Decorating with Macaroni: A Craft “How-To” Create Book
Submitter: At first I thought the “macaroni” referred to something else, like a type of needlework. I am the least craftiest person on the planet. However, I looked further and realized these are actual items of household décor using various types of macaroni pasta. I wouldn’t say this is “awful”, just a reflection of the times I guess – I remember making macaroni “art” in school in the ‘70s, one of which I made in kindergarten and still hang on my Christmas tree every year! I work in the rare book room and archives of [a Canadian university].
Holly: It is definitely a reflection of the times! In case you’re interested, there are lots of current Aleene craft projects on Pinterest. Point your patrons there, not to this old thing. I, too, made macaroni “art” in the early 80s, and I remember a gold spray-painted box like the one painted below. So fancy.
Opportunities in Recreation and Leisure Careers
Submitter: 3 circs in about 9 years, and I can only retroactively apologize to those folks who checked this out assuming it would assist them. I’m also slightly annoyed that “carnival game operator” and “college teacher” are listed together as opportunities. Because those jobs are so very similar…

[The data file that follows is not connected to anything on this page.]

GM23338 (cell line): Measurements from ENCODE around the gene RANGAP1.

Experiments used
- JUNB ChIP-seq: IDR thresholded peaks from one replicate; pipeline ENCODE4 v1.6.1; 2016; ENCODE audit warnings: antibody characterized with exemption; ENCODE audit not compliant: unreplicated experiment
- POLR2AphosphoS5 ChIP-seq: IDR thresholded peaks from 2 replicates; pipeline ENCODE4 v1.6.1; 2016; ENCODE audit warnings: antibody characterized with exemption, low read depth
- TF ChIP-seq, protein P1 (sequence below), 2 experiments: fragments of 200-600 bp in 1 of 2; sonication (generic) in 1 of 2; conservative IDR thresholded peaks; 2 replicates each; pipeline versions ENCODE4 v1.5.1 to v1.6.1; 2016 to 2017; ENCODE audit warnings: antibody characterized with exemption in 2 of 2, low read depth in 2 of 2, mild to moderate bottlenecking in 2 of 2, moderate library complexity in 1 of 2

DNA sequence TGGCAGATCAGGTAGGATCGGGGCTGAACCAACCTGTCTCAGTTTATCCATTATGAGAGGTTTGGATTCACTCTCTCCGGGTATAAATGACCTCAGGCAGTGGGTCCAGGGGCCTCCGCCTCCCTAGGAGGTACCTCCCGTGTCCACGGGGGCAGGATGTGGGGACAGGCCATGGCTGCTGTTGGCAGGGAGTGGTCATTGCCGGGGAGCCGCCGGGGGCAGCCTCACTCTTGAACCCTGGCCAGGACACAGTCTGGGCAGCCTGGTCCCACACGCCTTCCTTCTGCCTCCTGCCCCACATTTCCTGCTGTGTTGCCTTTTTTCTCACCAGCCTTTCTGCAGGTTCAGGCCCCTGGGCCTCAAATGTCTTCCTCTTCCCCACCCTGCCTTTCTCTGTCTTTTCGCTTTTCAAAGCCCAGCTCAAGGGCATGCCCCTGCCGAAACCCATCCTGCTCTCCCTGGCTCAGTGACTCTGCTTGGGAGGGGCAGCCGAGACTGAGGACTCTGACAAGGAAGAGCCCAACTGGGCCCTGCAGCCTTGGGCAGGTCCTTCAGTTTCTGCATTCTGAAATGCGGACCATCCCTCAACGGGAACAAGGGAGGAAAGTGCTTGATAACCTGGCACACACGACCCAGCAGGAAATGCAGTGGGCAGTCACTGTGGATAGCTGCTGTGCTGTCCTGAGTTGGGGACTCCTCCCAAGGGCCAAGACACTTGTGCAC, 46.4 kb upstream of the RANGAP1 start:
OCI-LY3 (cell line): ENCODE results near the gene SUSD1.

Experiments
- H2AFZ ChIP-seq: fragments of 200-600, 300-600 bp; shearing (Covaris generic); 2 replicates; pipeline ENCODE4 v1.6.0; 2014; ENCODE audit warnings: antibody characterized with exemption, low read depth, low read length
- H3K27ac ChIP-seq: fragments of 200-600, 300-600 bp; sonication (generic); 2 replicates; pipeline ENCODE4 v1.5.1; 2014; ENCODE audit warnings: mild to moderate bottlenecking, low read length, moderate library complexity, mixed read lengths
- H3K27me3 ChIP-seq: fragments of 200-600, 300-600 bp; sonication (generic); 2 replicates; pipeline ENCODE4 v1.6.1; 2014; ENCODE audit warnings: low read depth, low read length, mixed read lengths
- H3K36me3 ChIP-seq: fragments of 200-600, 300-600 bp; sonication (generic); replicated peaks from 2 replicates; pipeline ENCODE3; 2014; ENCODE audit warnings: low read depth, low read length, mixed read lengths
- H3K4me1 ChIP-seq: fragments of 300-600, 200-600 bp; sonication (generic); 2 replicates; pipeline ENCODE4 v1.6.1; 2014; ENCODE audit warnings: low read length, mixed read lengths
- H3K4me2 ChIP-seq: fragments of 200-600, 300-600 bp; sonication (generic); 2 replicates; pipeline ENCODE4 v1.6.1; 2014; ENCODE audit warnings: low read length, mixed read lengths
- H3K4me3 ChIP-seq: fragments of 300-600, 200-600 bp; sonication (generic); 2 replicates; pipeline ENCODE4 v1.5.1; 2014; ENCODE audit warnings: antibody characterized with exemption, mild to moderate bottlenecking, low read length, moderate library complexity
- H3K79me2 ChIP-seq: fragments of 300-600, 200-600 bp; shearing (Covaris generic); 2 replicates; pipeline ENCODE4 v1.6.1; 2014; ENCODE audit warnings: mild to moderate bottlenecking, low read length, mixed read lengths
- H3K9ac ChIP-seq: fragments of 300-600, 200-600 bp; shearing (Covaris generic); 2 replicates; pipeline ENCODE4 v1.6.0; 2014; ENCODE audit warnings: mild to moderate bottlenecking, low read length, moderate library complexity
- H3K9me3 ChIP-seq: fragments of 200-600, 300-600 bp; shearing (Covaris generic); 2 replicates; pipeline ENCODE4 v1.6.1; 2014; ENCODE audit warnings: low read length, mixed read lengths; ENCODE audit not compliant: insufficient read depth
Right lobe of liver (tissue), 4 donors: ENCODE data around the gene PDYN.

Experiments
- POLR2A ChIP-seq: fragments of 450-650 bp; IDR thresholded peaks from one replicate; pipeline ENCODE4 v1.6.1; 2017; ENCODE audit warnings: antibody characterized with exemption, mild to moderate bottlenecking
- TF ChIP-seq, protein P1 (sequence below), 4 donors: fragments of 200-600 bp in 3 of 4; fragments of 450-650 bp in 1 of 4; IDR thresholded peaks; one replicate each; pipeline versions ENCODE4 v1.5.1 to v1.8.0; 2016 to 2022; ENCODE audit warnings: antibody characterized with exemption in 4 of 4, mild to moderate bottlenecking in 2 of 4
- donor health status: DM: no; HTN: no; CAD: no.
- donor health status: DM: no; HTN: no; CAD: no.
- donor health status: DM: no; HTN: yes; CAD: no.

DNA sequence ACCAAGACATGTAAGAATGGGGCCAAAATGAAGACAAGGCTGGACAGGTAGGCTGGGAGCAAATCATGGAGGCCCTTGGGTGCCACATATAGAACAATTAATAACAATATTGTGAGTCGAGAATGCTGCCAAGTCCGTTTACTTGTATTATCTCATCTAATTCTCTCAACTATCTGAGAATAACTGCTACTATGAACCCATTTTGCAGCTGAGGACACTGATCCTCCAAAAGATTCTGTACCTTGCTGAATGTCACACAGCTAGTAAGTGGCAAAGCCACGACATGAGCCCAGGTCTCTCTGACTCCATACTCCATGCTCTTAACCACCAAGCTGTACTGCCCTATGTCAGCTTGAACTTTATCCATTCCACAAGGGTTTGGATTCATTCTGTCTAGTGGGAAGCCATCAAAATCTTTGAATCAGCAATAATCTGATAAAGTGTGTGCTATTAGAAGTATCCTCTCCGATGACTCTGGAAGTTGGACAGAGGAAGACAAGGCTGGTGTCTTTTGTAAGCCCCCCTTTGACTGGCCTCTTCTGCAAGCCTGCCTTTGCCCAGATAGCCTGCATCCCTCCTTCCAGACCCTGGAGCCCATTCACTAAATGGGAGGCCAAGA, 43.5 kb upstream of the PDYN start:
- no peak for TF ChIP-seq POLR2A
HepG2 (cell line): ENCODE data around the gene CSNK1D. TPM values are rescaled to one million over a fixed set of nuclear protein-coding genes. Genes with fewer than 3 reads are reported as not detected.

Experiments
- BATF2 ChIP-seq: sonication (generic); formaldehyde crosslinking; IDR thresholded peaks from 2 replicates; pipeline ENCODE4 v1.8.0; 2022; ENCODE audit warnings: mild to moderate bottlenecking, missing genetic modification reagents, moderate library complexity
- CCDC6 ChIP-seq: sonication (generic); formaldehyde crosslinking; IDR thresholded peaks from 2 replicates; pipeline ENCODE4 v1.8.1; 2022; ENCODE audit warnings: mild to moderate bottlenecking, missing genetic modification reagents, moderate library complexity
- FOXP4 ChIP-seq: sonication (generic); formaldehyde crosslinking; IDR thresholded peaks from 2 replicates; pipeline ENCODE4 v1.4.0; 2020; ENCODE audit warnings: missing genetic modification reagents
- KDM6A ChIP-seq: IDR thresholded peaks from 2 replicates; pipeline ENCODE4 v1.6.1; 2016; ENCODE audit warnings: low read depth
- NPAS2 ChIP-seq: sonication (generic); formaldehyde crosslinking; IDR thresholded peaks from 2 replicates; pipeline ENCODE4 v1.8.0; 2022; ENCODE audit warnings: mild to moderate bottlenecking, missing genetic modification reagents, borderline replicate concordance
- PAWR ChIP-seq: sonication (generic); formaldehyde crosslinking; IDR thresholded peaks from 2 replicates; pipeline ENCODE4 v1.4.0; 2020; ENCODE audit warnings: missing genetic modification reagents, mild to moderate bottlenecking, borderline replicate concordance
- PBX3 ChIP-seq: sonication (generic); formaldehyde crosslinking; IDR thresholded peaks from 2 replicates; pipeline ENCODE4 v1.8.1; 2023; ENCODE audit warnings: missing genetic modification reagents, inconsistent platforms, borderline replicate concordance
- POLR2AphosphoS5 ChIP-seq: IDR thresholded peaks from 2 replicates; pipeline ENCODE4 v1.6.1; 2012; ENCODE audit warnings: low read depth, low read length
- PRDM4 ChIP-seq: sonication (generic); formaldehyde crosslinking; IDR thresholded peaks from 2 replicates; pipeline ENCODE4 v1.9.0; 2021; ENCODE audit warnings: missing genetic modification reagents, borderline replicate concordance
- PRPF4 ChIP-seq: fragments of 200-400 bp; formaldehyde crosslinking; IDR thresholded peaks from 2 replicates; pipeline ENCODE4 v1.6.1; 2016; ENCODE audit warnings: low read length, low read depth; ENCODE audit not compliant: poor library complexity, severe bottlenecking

Holly: How is “college teacher” a recreation or leisure career? Also, what is an “industrial recreation specialist”?
Welcome to Nigeria
Submitter: This book is from a junior non-fiction series clearly designed for research projects. It was probably ok when it was published — 15 years ago. But culture has moved on and many new things could be added, which is why books like this need to be eliminated in favour of more detailed and current information in databases. This book was not only in a library with great internet access (in a city with widespread access), there is a significant Nigerian population [here]. I would be embarrassed if my Nigerian neighbours saw one of my kids getting lame, out of date information from this book. There is a sort of wishful naive thinking with a lot of the writing on colonialism in particular, using an “objective” tone to present facts without the contexts of racism or mentioning economic exploitation. The artist and writer section is woefully out of date – how are you going to write a book on Nigeria without including who the Man Booker committee called “the father of modern African writing” Chinua Achebe? The section on how unskilled everyone is in Nigeria is positively cringe-worthy. There is a dominant narrative of Nigerians as simple, backwards people that does not belong in a public library in 2017.
Holly: It’s funny how the older you get, the more recent dates seem that were actually 15 years ago. That’s right, folks, 2002 was 15 loooong years ago. Country books have a shorter shelf life than you may realize. Cultural terms used to describe the people, significant national events, statistics cited – even the fashion depicted by the people pictured – all date these books pretty quickly. Submitter points out some other reasons that this particular book needs to be replaced with something more recent and with a different tone. Submitter’s town has a large Nigerian population, which means that children will want to learn about that culture. Nigerian children should have access to materials about their heritage, and other children should learn about their Nigerian friends and neighbors from sources that are accurate.